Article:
Is There A Need for Broad Reforms of Policing in the US after Tyre Nichols Death?


Legal experts and civil rights advocates have said the harrowing video footage that showed a group of Memphis police officers delivering blow after blow to Tyre Nichols underscores the need for broad reforms of policing in the US.

Experts interviewed by the Guardian pointed out that body-worn and surveillance footage was integral in revealing what unfolded – but are not a panacea.

“At the end of the day, that final video shows someone being beaten and abused like he’s in a pinball game. It’s like the ball is just being knocked from one end to the other,” said Randolph McLaughlin, professor at the Elisabeth Haub School of Law and co-chair of the Newman Ferrara civil rights practice.

“What’s most shocking about it all is the brutality and then at the end, the complete dehumanization of this man. He’s not even human to them – he’s not even a person,” McLaughlin said. “It’s as if they just went and played a baseball game and they talked about what happened afterward. There’s absolutely no excuse for this.”

Nichols, 29, was beaten by police after a traffic stop on 7 January and died three days later. Footage of the beating was released on Friday.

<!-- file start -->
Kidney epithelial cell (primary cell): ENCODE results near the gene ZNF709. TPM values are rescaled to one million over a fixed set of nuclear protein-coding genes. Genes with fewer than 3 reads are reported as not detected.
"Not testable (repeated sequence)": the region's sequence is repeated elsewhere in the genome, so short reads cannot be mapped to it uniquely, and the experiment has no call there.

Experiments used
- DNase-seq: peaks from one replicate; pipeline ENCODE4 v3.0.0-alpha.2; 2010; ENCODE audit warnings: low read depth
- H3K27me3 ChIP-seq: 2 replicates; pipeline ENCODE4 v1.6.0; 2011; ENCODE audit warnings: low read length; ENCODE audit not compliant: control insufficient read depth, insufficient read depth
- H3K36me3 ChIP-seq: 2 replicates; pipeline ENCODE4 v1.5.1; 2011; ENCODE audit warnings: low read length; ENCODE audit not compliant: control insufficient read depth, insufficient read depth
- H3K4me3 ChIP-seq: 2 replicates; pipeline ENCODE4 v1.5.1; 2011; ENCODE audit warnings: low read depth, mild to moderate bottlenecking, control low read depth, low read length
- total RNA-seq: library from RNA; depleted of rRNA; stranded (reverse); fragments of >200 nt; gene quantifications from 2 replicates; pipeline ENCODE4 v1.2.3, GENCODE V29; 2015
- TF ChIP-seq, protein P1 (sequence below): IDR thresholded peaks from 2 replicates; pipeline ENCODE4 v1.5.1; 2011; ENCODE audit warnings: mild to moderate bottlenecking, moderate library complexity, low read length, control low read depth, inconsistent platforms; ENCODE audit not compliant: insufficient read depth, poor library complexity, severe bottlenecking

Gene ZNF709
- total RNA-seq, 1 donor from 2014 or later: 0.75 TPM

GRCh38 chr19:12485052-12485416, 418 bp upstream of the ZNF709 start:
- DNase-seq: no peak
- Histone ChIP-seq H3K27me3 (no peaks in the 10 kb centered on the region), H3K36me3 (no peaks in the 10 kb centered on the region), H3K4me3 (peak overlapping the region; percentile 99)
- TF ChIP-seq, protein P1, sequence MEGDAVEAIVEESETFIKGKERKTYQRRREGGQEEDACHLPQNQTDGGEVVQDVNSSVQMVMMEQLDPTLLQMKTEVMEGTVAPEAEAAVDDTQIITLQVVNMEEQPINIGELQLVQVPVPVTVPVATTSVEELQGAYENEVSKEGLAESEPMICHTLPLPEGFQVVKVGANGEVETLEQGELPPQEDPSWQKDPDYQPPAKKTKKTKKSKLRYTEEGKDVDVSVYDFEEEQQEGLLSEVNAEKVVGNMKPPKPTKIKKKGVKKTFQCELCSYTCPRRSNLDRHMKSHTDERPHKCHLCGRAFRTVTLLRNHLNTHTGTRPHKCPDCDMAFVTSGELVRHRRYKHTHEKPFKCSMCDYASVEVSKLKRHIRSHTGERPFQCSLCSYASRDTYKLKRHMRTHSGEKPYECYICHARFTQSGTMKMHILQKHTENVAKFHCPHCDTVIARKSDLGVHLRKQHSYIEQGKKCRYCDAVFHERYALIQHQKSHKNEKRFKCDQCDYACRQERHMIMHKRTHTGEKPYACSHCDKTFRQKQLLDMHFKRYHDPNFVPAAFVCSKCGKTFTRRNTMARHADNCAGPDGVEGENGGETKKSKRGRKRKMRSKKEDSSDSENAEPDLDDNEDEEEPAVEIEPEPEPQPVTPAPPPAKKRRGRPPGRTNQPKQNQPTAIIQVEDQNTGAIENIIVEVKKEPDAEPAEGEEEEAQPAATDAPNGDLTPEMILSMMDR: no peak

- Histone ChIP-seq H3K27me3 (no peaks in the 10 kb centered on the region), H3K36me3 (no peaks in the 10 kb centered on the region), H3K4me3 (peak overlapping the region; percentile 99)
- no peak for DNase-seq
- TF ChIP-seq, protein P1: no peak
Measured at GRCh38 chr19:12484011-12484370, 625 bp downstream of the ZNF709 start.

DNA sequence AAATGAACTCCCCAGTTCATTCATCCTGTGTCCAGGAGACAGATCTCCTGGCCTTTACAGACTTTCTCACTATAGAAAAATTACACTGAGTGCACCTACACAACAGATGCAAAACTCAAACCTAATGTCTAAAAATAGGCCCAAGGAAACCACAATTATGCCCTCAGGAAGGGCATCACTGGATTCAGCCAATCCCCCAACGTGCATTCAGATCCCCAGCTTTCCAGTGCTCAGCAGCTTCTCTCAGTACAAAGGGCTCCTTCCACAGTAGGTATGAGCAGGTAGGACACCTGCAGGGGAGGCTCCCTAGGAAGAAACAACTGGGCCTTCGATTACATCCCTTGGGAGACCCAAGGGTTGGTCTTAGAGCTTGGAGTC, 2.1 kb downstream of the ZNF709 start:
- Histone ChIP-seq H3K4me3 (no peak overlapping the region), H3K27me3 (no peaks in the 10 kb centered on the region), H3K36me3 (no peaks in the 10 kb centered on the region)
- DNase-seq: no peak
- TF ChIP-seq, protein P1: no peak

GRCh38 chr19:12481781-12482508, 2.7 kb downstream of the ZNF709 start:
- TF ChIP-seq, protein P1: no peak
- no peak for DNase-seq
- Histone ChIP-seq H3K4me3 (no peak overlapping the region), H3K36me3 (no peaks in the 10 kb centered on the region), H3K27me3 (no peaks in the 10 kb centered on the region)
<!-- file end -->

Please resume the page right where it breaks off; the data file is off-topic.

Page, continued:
McLaughlin said that in many police shooting cases, officers will make the argument that it “is a rapidly evolving situation, a split-second decision had to be made, it was my life or his” but the Memphis officers could not make any such claim. “That man was defenseless. Defenseless.”

The actions of the officers, McLaughlin said, underscored the need for a far broader approach to reform. “This man wasn’t a criminal. He was just trying to get home to his mother. That’s all he was trying to do. If he can’t do that, none of us are safe,” McLaughlin said. “It shows we need a national standard.”

“The police chief in Memphis has taken a very aggressive stance. There’s no question that she’s taking this seriously,” McLaughlin said. “The problem is, what’s happening in Mississippi, what’s happening in New York City, every city, every state.”

“These are not crimes that are being committed in isolation,” McLaughlin also said. “Black and brown men, and poor people, are being treated in this fashion.”

The video provided shows a cohort of officers deliver numerous blows against Nichols, 29, as he languishes against the pavement, crying out for his mother. Nichols is punched, kicked, and struck with a baton.

When the officers who beat Nichols drag him to a police car, and prop him against the side, his grave physical condition deteriorates for more than 20 minutes before an ambulance arrives on scene. Nichols, the father of a four-year-old boy, died on 10 January.

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